Humanitarian Action outreach workers preparing kits.
Humanitarian Action is also striving to connect people to different social and medical services, and to answer questions via instant messengers and phone. Its case managers have provided over 400 consultations for the last month, up by 30 percent. It also saw an increase of over 100 new subscribers to its chats when it began making or sending deliveries.
But these solutions are imperfect. With in-person operations curtailed, the organization is currently only reaching about a third of its clients, some of whom don’t have smartphones or Telegram.
There are yet more concerns. In 2018 and 2019, there were troubles with naloxone access all over Russia—a major plant in Moscow stopped producing it due to a lack of supply from abroad. Peer outreach coordinator Shagina fears this could happen again due to pandemic-related disruptions to international trade.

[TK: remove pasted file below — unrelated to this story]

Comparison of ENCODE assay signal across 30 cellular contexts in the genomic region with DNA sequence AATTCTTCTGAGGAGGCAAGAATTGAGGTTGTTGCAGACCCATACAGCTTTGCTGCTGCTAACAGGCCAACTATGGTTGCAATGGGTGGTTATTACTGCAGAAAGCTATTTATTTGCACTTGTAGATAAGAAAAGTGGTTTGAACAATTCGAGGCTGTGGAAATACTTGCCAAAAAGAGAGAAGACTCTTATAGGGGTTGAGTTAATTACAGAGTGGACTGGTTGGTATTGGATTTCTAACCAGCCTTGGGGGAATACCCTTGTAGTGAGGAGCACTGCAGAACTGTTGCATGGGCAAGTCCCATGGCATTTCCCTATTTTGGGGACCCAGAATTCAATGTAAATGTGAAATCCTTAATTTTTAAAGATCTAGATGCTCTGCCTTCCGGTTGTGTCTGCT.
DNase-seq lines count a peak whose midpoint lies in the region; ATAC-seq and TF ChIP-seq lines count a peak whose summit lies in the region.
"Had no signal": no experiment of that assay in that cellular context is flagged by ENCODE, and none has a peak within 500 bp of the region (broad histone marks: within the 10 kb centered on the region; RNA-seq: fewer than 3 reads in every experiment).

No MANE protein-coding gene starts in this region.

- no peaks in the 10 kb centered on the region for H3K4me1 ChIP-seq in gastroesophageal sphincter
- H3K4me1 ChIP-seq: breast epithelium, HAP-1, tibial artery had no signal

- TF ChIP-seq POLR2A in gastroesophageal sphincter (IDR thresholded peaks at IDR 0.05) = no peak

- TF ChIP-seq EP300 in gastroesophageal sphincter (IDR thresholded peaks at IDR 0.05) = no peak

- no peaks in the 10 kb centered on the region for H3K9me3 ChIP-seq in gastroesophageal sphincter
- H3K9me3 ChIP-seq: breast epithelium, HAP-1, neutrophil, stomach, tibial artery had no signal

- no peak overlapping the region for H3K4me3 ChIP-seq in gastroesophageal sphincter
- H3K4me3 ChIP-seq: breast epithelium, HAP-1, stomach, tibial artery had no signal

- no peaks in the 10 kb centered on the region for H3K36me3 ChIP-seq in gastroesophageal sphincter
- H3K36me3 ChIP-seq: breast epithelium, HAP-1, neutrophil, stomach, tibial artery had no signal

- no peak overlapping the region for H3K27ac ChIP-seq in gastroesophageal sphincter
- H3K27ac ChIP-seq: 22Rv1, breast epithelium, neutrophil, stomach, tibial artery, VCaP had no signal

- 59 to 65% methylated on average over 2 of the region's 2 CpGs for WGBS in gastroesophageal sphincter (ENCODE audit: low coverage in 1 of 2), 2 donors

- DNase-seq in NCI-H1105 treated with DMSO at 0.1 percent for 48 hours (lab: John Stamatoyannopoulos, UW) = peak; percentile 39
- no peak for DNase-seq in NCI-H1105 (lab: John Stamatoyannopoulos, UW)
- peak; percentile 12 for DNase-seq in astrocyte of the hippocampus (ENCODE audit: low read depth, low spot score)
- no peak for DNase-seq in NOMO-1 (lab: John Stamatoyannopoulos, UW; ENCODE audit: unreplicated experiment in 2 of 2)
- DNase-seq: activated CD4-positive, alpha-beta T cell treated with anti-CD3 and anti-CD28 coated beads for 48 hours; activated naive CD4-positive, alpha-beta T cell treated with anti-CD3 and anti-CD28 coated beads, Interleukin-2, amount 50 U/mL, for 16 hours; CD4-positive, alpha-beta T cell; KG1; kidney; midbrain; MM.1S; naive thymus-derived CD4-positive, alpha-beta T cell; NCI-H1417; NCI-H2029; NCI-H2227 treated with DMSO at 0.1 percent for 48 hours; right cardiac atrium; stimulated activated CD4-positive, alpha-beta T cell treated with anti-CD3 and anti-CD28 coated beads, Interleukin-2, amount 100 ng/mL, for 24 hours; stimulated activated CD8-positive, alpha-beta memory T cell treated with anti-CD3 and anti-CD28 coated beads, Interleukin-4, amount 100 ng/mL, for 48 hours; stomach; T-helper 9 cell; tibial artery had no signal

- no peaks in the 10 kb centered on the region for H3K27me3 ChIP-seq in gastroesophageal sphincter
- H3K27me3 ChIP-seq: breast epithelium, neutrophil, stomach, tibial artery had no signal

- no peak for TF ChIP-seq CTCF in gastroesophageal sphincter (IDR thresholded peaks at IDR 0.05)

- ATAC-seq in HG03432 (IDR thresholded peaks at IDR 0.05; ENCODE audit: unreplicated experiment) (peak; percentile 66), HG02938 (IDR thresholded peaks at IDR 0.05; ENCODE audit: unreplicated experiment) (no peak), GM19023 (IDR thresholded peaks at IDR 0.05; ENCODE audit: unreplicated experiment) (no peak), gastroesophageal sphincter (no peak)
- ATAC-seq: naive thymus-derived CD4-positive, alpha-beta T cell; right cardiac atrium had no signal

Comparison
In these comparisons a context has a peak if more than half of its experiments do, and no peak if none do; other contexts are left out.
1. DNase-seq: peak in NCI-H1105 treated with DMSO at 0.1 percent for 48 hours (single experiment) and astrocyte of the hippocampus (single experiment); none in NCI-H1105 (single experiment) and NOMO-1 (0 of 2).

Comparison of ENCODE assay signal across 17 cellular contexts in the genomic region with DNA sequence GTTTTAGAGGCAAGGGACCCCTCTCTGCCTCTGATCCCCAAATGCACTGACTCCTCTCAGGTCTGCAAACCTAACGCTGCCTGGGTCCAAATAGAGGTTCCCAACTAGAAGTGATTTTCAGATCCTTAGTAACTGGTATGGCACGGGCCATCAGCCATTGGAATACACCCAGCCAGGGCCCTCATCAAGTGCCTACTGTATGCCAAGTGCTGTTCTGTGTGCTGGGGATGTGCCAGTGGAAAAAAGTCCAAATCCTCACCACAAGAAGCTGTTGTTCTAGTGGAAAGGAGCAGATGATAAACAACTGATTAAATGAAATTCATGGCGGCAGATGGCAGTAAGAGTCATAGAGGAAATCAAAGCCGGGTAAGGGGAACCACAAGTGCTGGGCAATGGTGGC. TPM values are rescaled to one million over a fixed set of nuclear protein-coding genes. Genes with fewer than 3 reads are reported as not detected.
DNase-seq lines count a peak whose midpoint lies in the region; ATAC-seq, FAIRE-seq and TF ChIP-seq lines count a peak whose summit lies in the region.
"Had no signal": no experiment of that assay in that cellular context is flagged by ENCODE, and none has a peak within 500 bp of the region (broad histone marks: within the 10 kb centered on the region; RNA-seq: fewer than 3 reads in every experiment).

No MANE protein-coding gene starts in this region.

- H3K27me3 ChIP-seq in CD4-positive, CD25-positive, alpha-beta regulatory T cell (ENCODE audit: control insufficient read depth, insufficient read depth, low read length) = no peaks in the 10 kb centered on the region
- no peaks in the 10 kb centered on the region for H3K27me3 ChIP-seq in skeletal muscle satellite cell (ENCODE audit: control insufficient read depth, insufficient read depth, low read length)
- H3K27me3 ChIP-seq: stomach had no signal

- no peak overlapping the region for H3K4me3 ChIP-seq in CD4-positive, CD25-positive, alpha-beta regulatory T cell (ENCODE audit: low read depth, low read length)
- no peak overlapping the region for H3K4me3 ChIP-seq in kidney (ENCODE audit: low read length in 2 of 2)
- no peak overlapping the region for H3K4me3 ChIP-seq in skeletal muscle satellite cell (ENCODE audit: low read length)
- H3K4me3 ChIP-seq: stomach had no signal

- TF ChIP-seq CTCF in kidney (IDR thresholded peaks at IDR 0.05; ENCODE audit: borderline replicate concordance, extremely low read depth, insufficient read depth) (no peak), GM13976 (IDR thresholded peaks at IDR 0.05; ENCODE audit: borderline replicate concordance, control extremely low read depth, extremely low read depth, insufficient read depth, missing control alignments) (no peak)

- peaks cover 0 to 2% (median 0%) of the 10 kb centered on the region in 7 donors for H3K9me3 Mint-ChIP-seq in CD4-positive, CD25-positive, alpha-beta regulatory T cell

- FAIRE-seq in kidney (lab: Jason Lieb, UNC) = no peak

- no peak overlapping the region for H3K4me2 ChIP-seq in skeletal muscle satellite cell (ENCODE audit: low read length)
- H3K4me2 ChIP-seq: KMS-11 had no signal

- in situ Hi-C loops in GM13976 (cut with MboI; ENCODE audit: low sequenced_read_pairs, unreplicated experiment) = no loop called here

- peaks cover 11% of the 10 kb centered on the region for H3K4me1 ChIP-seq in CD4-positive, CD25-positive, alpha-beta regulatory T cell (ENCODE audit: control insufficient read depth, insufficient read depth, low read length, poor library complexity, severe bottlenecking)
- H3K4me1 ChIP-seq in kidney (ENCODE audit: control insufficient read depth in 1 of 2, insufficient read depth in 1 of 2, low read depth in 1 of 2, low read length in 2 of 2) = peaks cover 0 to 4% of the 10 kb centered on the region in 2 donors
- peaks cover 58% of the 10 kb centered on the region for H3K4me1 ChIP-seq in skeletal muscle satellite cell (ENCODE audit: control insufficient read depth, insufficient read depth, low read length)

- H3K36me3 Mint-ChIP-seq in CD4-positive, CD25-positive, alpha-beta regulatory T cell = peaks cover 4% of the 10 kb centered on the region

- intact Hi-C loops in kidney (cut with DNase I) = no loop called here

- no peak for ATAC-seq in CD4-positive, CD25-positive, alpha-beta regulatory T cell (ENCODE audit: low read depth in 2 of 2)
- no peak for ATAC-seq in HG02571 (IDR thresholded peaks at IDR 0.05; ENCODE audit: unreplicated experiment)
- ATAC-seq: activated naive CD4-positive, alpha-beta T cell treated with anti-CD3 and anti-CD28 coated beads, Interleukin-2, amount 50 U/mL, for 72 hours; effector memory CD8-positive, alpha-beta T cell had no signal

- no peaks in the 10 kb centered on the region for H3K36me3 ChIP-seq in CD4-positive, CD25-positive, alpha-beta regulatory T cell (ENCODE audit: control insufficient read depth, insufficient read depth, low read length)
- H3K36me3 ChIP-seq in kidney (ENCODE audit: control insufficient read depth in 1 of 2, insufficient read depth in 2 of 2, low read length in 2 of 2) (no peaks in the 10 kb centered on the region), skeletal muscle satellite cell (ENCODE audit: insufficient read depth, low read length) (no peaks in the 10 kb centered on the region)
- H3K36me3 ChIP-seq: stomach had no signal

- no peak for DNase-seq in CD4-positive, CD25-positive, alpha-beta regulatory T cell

“Working with social distancing feels naked somehow.”
“We can’t wait for the end of this shit to continue working in full, because it’s a fraction of what we’ve been doing normally,” she told Filter. “I miss my Blue Bus, where you can just talk to people, look them in the eye, support and encourage them for positive changes. Yeah, I really miss it!”
Lakhov agreed. “Working with social distancing feels naked somehow. Like, when you’re opening the trunk of your car and giving out harm reduction kits and thinking about the cops. It brings unnecessary attention. But our clients are very grateful for what we are doing.”
Humanitarian Action is a model program in a country where the odds are stacked against harm reduction. Whether it’s organizing trainings on overdose prevention with new psychoactive substances, or utilizing technology specifically designed for remote learning, Lakhov and his colleagues are always looking to improve.
Even though the government has been moving in the opposite direction, he remains positive and devoted to his work.
“I’ve lost several friends to drug overdose, and I remember them every day,” he said. “To be really sustainable and to help as many people as you can, you need to keep moving. These challenges motivate you and drive you forward.”
Photographs and video courtesy of Humanitarian Action.